Our course for the week.
Okay, we’re back from our first “real” cruise. We’ve done overnighters, but this was our first full-week cruise on a chartered sailboat. We had an Islander 28 for a week in the San Juan Islands from San Juan Cruising
in Bellingham, WA.
First and foremost, we can do it all, on our own, with no big problems. We used all we learned in the ASA classes, and more (anchoring, mooring balls, fuel dock, managing the head and provisions, navigating with chart plotter and paper charts, checking on the diesel, etc.).
Additionally, our kids did great. Our nine year-old son fished almost every day, and our seven year-old daughter became increasingly relaxed throughout the trip. We worked hard on not “overdoing it,” and we succeeded.
The trip went so well that we’re already planning next year’s trip. We hope to reserve the same boat for two weeks, but visit Victoria, Canada, for three nights, and then one or more of the Canadian Gulf Islands before checking back in to the US. We looked over a Crealock 34 as a possible alternative boat, but it didn’t seem worth the extra $$$ given that we fared just fine on the Islander 28 with the two kids.
As for the Islander 28, it sailed beautifully. We could balance the boat perfectly when sailing, and let go of the tiller for brief periods with no problems. The main was perfectly manageable, and the roller furling on the 130 genny worked fine. We liked the open interior and fold-up table in the cabin. In fact, my wife has a crush on Islanders now.
Pictures from the trip are available here:
(There are 75 images in the gallery, so feel free to feel bored.)
Vamanos, our chartered Islander 28, during provisioning.
Drive five hours to Bellingham, WA. Check out boat. Spend 30 minutes getting the oil dipstick back into block via blind angle. Provision boat. Sleep on boat at marina for the first night.
Sail and motor (50/50) from Bellingham Bay to Echo Bay, on Sucia Island. First time with a dinghy off the back. First time setting an overnight anchor on our own in a crowded harbor. First time using a dinghy back and forth to shore, etc. The boat did great with some sizable swells going to Sucia. Even our seven-year-old daughter got used to it. Hiked to Fossil Bay and Shallow Bay. BBQ’ed ground turkey burgers in Magma on stern pulpit rail.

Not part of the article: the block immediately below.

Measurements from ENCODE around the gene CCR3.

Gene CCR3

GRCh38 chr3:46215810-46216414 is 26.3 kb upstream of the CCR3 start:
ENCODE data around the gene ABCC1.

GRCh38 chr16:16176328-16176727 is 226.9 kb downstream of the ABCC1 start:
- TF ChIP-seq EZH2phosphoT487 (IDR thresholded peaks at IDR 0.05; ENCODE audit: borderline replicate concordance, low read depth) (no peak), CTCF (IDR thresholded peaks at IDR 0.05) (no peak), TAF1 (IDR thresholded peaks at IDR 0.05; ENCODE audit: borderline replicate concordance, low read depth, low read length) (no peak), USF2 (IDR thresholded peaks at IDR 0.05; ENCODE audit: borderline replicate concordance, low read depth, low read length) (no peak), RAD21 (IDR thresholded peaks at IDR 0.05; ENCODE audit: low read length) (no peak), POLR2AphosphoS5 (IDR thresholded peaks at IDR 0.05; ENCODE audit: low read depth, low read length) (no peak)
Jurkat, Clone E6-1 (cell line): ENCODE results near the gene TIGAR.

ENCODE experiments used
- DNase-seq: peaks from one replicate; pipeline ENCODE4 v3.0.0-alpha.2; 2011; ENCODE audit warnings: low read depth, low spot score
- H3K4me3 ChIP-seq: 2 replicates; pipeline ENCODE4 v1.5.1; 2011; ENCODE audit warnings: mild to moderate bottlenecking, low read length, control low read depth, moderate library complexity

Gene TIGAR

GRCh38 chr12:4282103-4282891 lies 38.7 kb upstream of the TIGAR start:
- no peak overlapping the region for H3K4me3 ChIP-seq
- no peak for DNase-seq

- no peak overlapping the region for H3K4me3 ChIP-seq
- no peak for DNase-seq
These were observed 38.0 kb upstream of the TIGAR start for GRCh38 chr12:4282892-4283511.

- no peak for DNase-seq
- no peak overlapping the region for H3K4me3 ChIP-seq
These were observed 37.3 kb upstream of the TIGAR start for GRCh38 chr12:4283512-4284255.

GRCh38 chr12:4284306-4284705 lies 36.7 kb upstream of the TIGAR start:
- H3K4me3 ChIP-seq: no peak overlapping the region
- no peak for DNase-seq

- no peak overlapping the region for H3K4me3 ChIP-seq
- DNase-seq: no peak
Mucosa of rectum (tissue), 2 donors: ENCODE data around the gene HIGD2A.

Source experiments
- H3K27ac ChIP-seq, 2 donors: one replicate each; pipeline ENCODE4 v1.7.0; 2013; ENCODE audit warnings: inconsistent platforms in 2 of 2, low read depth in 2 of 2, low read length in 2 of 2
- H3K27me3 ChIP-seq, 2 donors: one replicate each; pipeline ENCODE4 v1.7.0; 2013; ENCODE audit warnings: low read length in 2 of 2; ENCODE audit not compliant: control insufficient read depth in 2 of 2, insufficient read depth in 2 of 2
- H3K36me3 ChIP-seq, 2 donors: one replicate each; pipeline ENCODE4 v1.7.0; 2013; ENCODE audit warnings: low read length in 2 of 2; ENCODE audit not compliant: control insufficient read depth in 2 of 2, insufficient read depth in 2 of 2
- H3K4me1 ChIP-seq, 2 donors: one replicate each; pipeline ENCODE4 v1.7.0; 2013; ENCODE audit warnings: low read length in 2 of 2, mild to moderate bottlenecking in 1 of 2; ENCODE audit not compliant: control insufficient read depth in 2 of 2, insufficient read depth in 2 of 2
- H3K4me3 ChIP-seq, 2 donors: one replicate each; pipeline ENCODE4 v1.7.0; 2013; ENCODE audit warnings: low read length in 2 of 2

Stayed in Echo Bay, but moved to an open mooring buoy. Used advice from charter company to put a full loop of the mooring line around the mooring loop, to prevent chafing through. Hiked to Shallow Bay, snorkeled and swam. Lost Teva and spent an hour finding it at China Rock. BBQ’ed chicken on Magma.
Sailed/Motored (30/70) from Sucia to Stuart Island. Encountered serious current (5.7 knots on knotmeter, but 1.5 knots speed over ground) near rocks. Encountered real “rip” action with breaking swells. Boat and kids did great, and we learned that the course plotter projected our actual course adjusting for current. From that, in one case, we aimed right at some rocks in order to avoid some down-current rocks. Depth finder on boat only works at zero knots, so the chart plotter was essential. Navigated past three reefs going into Prevost Bay with no problem, and got a mooring buoy. Hiked to Reid Harbor for fun. BBQ’ed hot dogs.
Stayed at Prevost Harbor. Hiked 2.5 miles across island to Turn Point Lighthouse for some great views of Gulf Island (Canada). Stopped at one-room schoolhouse, bought tee-shirts and cards to support school. Son fished on Charles Point and caught/released two copper rockfish.
Sailed/Motored (40/60) from Stuart Island to Rosario Resort Marina on Orcas Island. Most complicated navigation of the week to reach and pass through Harney Channel. Some excellent sailing. Toured mansion at Rosario, ate out for both lunch and dinner. Kids swam in pool while I washed, re-iced and cleaned boat at slip.
Sailed/Motored (40/60) from Rosario to Chuckanut Bay. Best sailing of trip crossing Rosario Strait. Dropped anchor in north Chuckanut Bay, but strong winds came up and really tossed us around. (Probably should have dropped hook in south end of Bay, since winds were from south.) Stayed aboard and relaxed on our last night.
Sailed/Motored (60/40) from Chuckanut Bay to Bellingham Bay to return sailboat by noon. Only cloudy day. Good sailing on broad reach. Worst part of trip: visiting the fuel dock. There were around two dozed chartered boats returning the same morning, and all were required to refuel on return at fuel dock. Pain in the neck for 5 gallons of diesel (all we used for the entire week). Tired after tidying up boat and unpacking all gear. Drive back to Portland took 7 hours because of Friday-afternoon traffic.
On the hook for lunch at Obstruction Pass State Park.